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See also: Stout




From Middle English stout, from Old French estout (brave, fierce, proud) (Modern French dialectal stout (proud)), earlier estolt (strong), from Proto-Germanic *stultaz (proud, stately, stiff), from Proto-Germanic *stil-, *stal-, *stul- (to be solid, stationary, firm, stiff), from Proto-Indo-European *stel- (to put, stand); cognate with Dutch stout (stout, bold, rash), Low German stolt (stately, proud), German stolz (proud, haughty, arrogant, stately), Old Norse stoltr (proud) (Danish stolt (proud), Icelandic stoltur (proud)). Meaning "strong in body, powerfully built" is attested from c.1386, but has been to a large extent displaced by the euphemistic meaning "thick-bodied, fat and large," which is first recorded 1804. Original sense preserved in stout-hearted (1552). The noun "strong, dark-brown beer" is first recorded 1677, from the adjective.


  • IPA(key): /staʊt/
  • (Canada) IPA(key): /stʌʊt/
  • (file)
  • Rhymes: -aʊt


stout (comparative stouter, superlative stoutest)

  1. large; bulky, thickset; corpulent, fat.
  2. (obsolete) bold, strong-minded; lusty; vigorous; robust; sinewy; muscular.
    • (Can we date this quote by Shakespeare?)
      a stouter champion never handled sword
    • (Can we date this quote by Clarendon?)
      He lost the character of a bold, stout, magnanimous man.
    • (Can we date this quote by Daniel?)
      The lords all stand / To clear their cause, most resolutely stout.
  3. (obsolete) proud; haughty; arrogant; hard.
    • (Can we date this quote by Bible?), Mal. iii. 13
      Your words have been stout against me.
    • (Can we date this quote by Latimer?)
      Commonly [] they that be rich are lofty and stout.
  4. firm; resolute; dauntless.
  5. materially strong, enduring.
    Campers prefer stout vessels, sticks and cloth.
    • 1913, Robert Barr, chapter 4, in Lord Stranleigh Abroad[1]:
      Nothing could be more business-like than the construction of the stout dams, and nothing more gently rural than the limpid lakes, with the grand old forest trees marshalled round their margins … .
  6. obstinate.

Derived termsEdit



  stout on Wikipedia.Wikipedia

stout, the malt brew

stout (plural stouts)

  1. A dark and strong malt brew made with toasted grain.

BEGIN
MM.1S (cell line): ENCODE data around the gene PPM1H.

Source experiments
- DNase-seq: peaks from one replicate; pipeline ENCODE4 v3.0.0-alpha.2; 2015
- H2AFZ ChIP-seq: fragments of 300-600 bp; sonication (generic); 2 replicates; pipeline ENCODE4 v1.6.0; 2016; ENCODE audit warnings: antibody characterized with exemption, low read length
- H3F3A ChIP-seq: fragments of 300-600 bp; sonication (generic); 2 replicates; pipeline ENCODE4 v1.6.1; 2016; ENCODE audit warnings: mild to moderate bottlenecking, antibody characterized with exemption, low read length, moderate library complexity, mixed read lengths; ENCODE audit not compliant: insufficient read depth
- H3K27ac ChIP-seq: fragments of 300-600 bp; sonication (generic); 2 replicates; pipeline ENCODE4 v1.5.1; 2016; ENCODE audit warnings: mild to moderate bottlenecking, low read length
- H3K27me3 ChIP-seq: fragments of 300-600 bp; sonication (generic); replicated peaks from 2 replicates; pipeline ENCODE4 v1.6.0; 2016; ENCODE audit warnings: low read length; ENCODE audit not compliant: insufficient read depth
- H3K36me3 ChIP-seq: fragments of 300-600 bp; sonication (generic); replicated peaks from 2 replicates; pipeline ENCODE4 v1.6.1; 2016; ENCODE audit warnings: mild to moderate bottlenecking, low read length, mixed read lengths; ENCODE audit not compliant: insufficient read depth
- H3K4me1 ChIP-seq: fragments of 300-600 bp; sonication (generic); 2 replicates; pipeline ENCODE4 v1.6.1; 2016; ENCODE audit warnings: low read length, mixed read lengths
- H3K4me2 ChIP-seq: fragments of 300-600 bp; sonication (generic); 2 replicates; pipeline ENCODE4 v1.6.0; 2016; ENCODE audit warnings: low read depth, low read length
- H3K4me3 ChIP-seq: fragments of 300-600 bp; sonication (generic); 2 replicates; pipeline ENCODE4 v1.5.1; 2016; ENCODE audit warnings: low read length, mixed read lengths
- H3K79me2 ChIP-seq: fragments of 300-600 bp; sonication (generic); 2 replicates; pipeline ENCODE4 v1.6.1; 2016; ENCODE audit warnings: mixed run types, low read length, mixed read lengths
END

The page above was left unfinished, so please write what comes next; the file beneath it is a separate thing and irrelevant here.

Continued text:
Stout is darker, stronger and sweeter than porter beer.
  2. An obese person. (Can we add an example for this sense?)
  3. A large clothing size. (Can we add an example for this sense?)





Etymology 1Edit

From Middle Dutch stout, from Old Dutch *stolt, from Proto-Germanic *stultaz.


stout (comparative stouter, superlative stoutst)

  1. naughty, disobedient, mischievous
    Zijn hier nog stoute kindertjes?Are there any naughty children around?
  2. high (expectations)
  3. (archaic) bold, audacious
Inflection of stout
uninflected stout
inflected stoute
comparative stouter
positive comparative superlative
predicative/adverbial stout stouter het stoutst
het stoutste
indefinite m./f. sing. stoute stoutere stoutste
n. sing. stout stouter stoutste
plural stoute stoutere stoutste
definite stoute stoutere stoutste
partitive stouts stouters
Derived termsEdit

Etymology 2Edit

From English stout.


stout m, n (uncountable)

  1. stout (brew)




  1. stout (type of beer)


Inflection of stout (Kotus type 5/risti, no gradation)
nominative stout stoutit
genitive stoutin stoutien
partitive stoutia stouteja
illative stoutiin stouteihin
singular plural
nominative stout stoutit
accusative nom. stout stoutit
gen. stoutin
genitive stoutin stoutien
partitive stoutia stouteja
inessive stoutissa stouteissa
elative stoutista stouteista
illative stoutiin stouteihin
adessive stoutilla stouteilla
ablative stoutilta stouteilta
allative stoutille stouteille
essive stoutina stouteina
translative stoutiksi stouteiksi
instructive stoutein
abessive stoutitta stouteitta
comitative stouteineen




stout f (plural stouts)

  1. stout (beer)